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     This page contains helpful information on the tools used in Kim G. Larsens course Verification'01
It will grow and change according to your comments.

Please note the supplemenatary reading material.

  Iben   NuSMV   Spin   Uppaal

    Iben is an command-line based interface to a (RO)BDD package. It allows basic manipulation and substitution. The variable ordering is fixed by the order of declaration.
A very nice feature is the possibility to display the constructed BDDs as postscript.

The interface is written by Gerd Behrmann (Aalborg) and connects by default to Jørn Lind-Nielsen's BUDDY BDD package.
installed at: harald:/users/btools/IBEN

If you feel like, you can download and install it yourself from
In order to use the viewer, you additionally need the drawing program dot.
A gzip'ed Solaris executable is available.
documentation: README file
suggested usage: Login on harald or gorm.
Include the directory /users/btools/IBEN/bin/ in your $PATH
e.g. in bash shell via
  bash$ export PATH=$PATH:/users/btools/IBEN/bin
Start Iben now with
  bash$ iben

Even better, use a *shell* buffer within Emacs (M-x shell).
Then you can directly save your session and have some extra editing options,
like e.g. M-s REGEXP to fetch an older matching input line.
examples: short sample session

    NuSMV is a symbolic CTL model checker developed as a joint project between the Formal Methods group in the Automated Reasoning System division at ITC-IRST and the Model Checking group at CMU (the origin of SMV).
NuSMV provides a command-line interface to input model files and receive results of the verifications (i.e., "TRUE" or an error trace).
The implementation relies on Multi-terminal Decision Diagrams (MDDs, based on Colorado University Decision Diagram package CUDD), but this is mainly invisible to the user. One of the interesting features is the possibility to declare state-based fairness.
installed at: harald:/users/omoeller/bin/sparc/NuSMV

documentation: NuSMV Homepage
User Manual
suggested usage: Login on harald or gorm.
Then put the directory /users/omoeller/bin/sparc in your $PATH,
and include the directory /users/omoeller/src/NuSMV/lib in your $LD_LIBRARY_PATH, e.g. via bash shell

  bash$ export PATH=/users/omoeller/bin/sparc:$PATH
  bash$ export LD_LIBRARY_PATH=/users/omoeller/src/NuSMV/lib:$LD_LIBRARY_PATH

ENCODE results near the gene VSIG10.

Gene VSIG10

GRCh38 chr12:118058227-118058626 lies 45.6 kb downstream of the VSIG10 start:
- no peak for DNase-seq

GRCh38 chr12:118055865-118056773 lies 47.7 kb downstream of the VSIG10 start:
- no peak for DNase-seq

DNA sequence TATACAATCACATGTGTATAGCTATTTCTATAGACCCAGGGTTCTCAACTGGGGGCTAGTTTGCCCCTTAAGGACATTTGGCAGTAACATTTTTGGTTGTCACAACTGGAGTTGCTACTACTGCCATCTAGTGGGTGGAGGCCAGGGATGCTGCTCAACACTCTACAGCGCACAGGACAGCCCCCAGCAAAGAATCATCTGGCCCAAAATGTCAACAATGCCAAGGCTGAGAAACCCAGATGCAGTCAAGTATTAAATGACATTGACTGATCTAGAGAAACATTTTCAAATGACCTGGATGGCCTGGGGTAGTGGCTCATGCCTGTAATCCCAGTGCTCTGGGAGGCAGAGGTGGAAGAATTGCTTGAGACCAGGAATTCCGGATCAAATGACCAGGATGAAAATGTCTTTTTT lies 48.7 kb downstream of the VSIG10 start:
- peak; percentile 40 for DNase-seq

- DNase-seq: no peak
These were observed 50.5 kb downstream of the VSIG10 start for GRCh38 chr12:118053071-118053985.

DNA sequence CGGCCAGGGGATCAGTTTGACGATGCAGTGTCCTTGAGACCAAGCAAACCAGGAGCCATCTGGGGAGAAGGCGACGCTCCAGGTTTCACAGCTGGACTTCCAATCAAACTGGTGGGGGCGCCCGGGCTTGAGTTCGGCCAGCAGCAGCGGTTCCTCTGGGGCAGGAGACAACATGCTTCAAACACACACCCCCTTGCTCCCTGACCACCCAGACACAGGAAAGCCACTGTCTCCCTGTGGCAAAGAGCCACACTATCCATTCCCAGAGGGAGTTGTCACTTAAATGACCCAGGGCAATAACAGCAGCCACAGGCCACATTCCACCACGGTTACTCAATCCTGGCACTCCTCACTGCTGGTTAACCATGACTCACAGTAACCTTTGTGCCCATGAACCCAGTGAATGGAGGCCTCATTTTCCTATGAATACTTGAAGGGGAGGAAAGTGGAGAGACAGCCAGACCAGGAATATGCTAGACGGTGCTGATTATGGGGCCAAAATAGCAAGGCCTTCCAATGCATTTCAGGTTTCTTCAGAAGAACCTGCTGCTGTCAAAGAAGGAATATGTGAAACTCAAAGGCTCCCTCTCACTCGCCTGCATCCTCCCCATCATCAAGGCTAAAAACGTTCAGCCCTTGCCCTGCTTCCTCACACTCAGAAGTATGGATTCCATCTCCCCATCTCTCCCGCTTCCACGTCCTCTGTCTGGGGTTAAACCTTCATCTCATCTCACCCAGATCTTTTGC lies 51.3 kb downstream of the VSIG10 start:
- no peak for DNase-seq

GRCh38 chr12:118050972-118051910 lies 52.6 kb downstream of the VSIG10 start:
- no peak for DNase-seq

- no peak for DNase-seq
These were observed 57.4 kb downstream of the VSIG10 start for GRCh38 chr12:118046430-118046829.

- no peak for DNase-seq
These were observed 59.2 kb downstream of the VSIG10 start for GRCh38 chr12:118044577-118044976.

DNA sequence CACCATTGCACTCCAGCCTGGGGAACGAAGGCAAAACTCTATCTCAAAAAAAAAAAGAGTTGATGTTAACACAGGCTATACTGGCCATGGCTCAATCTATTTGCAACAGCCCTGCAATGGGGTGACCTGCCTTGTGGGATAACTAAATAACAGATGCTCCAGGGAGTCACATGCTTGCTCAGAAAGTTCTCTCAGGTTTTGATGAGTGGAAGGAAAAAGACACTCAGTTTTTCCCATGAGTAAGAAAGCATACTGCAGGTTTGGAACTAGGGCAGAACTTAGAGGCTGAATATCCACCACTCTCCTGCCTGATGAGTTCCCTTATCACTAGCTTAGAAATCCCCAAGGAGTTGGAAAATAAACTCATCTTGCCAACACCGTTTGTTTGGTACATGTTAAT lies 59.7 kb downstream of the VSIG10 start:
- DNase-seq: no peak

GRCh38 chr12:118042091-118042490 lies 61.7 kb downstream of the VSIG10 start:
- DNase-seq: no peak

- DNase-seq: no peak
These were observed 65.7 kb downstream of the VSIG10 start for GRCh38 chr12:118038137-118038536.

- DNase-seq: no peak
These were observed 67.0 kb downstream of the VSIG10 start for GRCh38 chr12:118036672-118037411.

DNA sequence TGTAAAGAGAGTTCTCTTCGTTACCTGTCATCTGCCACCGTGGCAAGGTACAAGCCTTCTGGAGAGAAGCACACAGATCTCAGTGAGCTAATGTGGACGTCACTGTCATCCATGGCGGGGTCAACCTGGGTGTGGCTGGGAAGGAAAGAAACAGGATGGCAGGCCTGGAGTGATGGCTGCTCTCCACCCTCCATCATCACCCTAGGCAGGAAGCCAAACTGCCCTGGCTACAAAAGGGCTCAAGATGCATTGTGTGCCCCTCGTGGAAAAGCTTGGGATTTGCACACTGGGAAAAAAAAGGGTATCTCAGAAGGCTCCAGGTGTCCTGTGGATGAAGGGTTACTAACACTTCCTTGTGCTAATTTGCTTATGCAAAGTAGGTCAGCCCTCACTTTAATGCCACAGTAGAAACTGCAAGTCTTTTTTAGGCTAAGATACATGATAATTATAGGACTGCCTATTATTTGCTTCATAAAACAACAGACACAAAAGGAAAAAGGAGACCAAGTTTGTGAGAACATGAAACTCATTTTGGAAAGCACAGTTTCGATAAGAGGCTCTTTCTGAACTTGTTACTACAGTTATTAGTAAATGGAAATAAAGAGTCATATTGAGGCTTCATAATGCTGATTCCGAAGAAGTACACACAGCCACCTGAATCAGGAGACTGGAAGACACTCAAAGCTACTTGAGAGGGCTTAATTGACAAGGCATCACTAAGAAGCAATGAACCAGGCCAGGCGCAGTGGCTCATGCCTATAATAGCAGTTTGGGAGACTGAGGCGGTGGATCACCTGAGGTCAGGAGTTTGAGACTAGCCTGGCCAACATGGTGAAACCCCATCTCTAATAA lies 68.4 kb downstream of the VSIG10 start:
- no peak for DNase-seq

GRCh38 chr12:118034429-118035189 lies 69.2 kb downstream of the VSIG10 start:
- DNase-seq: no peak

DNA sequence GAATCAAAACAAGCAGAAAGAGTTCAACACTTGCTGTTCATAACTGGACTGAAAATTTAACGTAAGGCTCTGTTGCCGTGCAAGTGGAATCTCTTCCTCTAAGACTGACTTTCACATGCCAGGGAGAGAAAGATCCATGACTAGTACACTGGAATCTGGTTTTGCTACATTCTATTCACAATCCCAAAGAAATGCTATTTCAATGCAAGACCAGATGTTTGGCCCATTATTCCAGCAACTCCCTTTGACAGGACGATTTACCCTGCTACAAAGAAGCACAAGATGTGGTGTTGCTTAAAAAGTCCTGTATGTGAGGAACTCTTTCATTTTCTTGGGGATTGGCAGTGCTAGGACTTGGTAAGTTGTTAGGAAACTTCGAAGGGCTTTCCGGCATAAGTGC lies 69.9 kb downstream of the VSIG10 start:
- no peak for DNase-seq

You should be able to start NuSMV now via

  bash$ NuSMV <model-file>

Even better, use a *shell* buffer within Emacs (M-x shell).
examples: Alternating bit protocol (4 bits)
download abp4.smv and abp4.ord, then start NuSMV with

  bash$ NuSMV -i abp4.ord abp4.smv

The file abp4.ord defines the order, in which the variables of the processes are constructed. This file is an optional optimization -
in this particular example, the order abp4.ord is about two times faster than the default one.
More details can be found in abp4.smv.

Find other examples here.

    Spin is a LTL model checking tool, specifically designed for analyzing the logical consistency of asynchronous systems. Systems are modelled in a guarded command language called Promela.

Spin is written in C, but has a nice TCL/TK frontend.
installed at: harald:/users/omoeller/src/Spin3.3/Xspin3.3/

there is a slightly older version at
documentation: Spin Homepage
Online Manual (HTML)
PROMELA Description (Process or Protocol Meta Language)
Journal Paper The Spin Model Checker. IEEE Trans. on Software Engineering, Vol. 23, No. 5, May 1997, pp. 279-295
suggested usage: run Spin with TCL/TK frontend:
$bash  /users/omoeller/src/Spin3.3/Xspin3.3/xspin3310.tcl &
use your facourite editor to write the Promela input.
examples: A Leader Election Protocol:
use the promela input
to verify the LTL formula <>[]oneLeader, which should result in the test automaton leader.ltl

A detailled tour is given here.

    UPPAAL is an integrated tool environment for modeling, validation and verification of real-time system.
If comes with a graphical user inface written in Java.
On the algorithmic side, it runs basically state space exploration via an efficient C/C++ engine.
installed at: harald: /users/omoeller/src/Uppaal/uppaal-3.1.58

You can also download the newest Uppaal version here.
documentation: Uppaal Homepage
Comprehensive Article from Larsen, Pettersson, Yi: Uppaal in a Nutshell (ps)
suggested usage: run the Uppaal engine on harald and the Java GUI locally, i.e., log in on harald and type in one shell:

harald:bash$ ~omoeller/src/Uppaal/uppaal-3.1.58/bin-SunOS/socketserver

Then, in a shell of your local machine, make sure that you use java 1.3 (try which java - this should give you the version)
If this points to an older version, set $JAVAHOME appropriately and update your $PATH. Then start the gui:

local:bash$ ~omoeller/src/Uppaal/uppaal-3.1.58/uppaal2k

Use the XML format to save your files.
Have a look at simulator runs, in order to catch flaws early.


  • Keep backups!
  • monitor your Uppaal socketserver process on harald (e.g. by top);
    be prepared to kill -9 it, if it exceeds say 300MB

examples: You'll need all three files for each example. Load the .xml file into Uppaal.
Fischer's Mutex Algorithm fischer.xml fischer.q
The Soldiers' Problem soldiers.xml soldiers.q
A running engine engine.xml engine.q

homework: [ see Kim's assignment ]

Exercises 2 and 3 are to be handed in, but it is strongly suggested that you go through Exercise 1 as a warm-up.
You are of course welcome to work on the optional Exercises 4/5; Oliver can be of assistance here in week 26 (25-30 June).
hand-in: email and v01-box in office R3-334, better soon than later

Back to Verification Homepage Back to top of this page   Oliver Möller - Last modified: Fri Jun 1 10:00:08 2001